Washington can bide its time on Tehran's nuclear ambition
US and Israeli advocates of bombing Iran's nuclear facilities may have claimed vindication when WikiLeaks cables revealed that some Arab regimes were singing the same tune behind closed doors, but that doesn't make military action any more likely. It's not for want of support from Arab capitals that the US refrains from actually exercising a military option that it insists remains "on the table" in dealing with Iran; it's simply cold, hard strategic logic.
The US defence secretary Robert Gates last month stated bluntly that bombing Iran's facilities would offer only a "short-term solution" that would, in fact, make a nuclear-armed Iran even more likely. Military action would at best set back Iran's nuclear progress by two or three years, Mr Gates warned, but would "bring together a divided nation [and] make them absolutely committed to obtaining nuclear weapons" via programmes that would simply "go deeper and more covert". (The US intelligence assessment is that while assembling the means to build nuclear weapons, Iran has not yet decided to actually build them.) "The only long-term solution to avoiding an Iranian nuclear weapons capability," Mr Gates argued, "is for the Iranians to decide it's not in their interest."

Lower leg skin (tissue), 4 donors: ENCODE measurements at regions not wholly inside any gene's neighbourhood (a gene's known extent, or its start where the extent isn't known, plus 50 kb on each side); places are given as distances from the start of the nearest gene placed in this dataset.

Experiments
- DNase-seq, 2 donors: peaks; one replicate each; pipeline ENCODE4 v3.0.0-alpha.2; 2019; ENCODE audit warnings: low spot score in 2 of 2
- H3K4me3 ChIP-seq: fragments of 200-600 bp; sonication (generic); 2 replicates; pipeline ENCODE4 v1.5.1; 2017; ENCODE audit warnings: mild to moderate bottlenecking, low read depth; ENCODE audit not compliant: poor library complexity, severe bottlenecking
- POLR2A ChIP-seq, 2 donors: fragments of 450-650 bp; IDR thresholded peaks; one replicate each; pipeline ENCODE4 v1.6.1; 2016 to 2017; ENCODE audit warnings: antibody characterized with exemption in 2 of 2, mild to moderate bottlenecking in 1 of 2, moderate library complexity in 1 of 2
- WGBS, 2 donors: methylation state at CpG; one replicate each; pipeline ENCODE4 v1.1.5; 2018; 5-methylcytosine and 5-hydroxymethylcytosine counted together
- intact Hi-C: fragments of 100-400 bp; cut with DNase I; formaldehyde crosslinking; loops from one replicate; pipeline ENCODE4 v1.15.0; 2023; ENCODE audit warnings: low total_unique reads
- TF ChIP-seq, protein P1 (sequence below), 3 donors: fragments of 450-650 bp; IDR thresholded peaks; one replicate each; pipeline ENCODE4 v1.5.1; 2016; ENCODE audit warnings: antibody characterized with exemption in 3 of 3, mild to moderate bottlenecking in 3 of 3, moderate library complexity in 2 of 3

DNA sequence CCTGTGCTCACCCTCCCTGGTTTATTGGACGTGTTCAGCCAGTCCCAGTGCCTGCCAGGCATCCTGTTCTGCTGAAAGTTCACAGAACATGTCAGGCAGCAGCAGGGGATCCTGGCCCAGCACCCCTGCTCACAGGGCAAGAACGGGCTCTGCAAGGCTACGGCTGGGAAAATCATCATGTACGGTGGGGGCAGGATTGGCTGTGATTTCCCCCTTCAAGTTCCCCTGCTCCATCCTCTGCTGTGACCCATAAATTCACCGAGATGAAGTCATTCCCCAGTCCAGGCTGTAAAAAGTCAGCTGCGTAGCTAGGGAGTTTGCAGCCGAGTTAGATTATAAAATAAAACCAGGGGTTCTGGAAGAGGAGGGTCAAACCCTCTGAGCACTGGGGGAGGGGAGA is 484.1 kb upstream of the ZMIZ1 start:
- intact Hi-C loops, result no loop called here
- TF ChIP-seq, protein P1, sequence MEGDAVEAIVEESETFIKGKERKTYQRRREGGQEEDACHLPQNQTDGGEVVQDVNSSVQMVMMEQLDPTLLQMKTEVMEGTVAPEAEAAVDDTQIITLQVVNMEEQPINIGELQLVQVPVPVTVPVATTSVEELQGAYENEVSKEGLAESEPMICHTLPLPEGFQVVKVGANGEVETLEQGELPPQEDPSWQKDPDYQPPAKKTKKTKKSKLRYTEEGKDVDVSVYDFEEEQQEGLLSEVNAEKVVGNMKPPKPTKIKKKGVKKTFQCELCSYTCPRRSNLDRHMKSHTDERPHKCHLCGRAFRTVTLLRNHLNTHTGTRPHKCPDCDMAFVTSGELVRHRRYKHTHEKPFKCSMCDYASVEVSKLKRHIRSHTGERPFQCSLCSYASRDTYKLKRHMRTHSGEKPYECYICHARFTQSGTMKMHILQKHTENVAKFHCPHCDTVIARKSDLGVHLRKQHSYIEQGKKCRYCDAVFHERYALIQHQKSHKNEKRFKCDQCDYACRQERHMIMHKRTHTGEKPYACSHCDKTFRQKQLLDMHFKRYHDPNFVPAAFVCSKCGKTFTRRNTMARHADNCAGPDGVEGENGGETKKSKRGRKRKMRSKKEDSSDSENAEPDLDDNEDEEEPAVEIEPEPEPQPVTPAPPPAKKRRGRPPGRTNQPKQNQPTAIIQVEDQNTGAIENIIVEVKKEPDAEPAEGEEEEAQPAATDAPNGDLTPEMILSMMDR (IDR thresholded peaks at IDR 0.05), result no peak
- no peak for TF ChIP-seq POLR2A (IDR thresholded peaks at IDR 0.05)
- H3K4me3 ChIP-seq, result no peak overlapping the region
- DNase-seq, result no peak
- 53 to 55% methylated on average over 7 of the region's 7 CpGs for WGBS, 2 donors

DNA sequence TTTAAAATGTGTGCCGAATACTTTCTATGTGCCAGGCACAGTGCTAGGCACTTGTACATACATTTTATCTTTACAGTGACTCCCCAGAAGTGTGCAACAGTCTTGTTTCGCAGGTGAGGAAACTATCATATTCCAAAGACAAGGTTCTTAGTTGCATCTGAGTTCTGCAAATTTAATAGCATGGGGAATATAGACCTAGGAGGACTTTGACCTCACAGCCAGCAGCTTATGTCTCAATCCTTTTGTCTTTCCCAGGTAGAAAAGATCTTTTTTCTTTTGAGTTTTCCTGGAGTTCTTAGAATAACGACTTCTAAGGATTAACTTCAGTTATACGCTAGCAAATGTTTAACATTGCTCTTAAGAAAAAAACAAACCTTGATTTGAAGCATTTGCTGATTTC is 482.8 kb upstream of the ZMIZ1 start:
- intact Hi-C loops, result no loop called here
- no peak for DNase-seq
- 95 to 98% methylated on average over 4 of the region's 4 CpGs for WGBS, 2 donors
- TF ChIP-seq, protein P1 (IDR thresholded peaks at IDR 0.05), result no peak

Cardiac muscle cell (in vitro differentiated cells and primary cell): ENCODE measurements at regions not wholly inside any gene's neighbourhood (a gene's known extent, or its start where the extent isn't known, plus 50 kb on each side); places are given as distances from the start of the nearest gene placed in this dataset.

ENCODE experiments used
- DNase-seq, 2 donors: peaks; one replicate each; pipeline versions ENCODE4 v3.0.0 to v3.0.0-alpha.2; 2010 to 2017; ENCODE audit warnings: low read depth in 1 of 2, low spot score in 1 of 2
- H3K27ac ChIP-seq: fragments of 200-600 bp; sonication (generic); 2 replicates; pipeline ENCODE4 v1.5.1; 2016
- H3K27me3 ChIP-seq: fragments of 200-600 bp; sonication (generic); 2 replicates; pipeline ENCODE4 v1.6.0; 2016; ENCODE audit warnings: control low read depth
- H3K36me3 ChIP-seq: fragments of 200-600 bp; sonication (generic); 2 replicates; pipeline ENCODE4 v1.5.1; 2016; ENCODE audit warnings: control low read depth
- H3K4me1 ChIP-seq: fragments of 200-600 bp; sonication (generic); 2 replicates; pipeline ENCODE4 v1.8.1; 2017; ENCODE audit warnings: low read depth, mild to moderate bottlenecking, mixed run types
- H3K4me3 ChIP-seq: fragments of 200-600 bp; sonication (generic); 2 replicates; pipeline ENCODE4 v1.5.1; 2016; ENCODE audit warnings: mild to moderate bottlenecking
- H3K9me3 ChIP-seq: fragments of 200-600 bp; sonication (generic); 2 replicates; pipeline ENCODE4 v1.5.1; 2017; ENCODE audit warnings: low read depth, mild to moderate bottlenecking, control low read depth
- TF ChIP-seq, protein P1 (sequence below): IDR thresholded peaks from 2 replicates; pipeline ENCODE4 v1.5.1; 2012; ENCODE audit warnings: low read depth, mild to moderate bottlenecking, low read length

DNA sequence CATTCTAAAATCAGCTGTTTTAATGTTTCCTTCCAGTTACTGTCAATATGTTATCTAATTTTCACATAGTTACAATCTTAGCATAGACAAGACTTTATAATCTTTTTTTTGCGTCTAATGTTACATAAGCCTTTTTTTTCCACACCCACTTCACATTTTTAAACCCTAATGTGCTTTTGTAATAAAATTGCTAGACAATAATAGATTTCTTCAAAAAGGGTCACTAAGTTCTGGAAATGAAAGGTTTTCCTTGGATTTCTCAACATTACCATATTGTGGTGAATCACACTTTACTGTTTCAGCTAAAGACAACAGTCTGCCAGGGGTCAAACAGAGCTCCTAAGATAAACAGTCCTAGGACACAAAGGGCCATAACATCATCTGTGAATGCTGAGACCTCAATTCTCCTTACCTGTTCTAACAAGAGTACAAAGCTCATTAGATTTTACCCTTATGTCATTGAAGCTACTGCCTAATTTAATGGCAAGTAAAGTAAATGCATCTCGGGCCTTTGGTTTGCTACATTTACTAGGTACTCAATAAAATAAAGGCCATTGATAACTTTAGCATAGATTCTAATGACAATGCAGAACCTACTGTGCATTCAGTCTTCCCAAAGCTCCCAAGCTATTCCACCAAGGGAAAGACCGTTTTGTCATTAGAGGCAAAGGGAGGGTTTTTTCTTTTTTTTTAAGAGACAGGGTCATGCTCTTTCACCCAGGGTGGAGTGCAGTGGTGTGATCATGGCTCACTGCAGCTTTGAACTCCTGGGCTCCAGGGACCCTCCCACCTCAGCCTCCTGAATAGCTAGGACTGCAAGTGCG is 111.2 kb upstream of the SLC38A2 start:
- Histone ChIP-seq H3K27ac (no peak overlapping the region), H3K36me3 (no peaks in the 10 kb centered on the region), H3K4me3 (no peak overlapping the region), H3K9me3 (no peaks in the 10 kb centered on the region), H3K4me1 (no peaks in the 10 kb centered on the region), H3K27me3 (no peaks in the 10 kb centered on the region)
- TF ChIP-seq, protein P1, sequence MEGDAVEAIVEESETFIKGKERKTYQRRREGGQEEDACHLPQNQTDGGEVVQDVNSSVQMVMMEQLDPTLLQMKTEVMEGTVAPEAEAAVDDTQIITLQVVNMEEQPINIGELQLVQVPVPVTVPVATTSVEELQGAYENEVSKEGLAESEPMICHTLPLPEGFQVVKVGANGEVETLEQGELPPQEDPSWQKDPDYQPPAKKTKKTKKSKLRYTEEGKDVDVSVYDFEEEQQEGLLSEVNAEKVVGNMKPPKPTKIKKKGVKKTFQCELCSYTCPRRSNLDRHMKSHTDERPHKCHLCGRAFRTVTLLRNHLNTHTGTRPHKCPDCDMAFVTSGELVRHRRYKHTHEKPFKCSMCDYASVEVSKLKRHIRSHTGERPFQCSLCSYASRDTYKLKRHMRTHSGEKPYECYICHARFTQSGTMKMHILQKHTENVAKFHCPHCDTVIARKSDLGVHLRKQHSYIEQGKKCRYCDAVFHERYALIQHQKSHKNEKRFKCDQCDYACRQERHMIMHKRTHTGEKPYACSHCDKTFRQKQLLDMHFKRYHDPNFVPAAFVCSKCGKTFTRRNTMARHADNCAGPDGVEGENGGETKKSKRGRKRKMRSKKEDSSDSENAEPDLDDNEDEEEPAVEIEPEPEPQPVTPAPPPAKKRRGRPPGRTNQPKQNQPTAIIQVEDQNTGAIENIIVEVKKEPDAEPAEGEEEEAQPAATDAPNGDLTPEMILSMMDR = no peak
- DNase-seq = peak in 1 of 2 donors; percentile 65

Needless to say, the hawks are not happy with Mr Gates. Alan Dershowitz, the most ferocious Israel advocate among America's public intellectuals, branded the defence secretary "Iran's favourite American facilitator". Not that Mr Gates, a Bush-appointee with a distinguished career of service at the head of the CIA who is due to retire next year, is bothered. And as Mr Dershowitz grumbled: "There are no signs... that his failed policies with regard to Iran's nuclear programme will end with his too long tenure."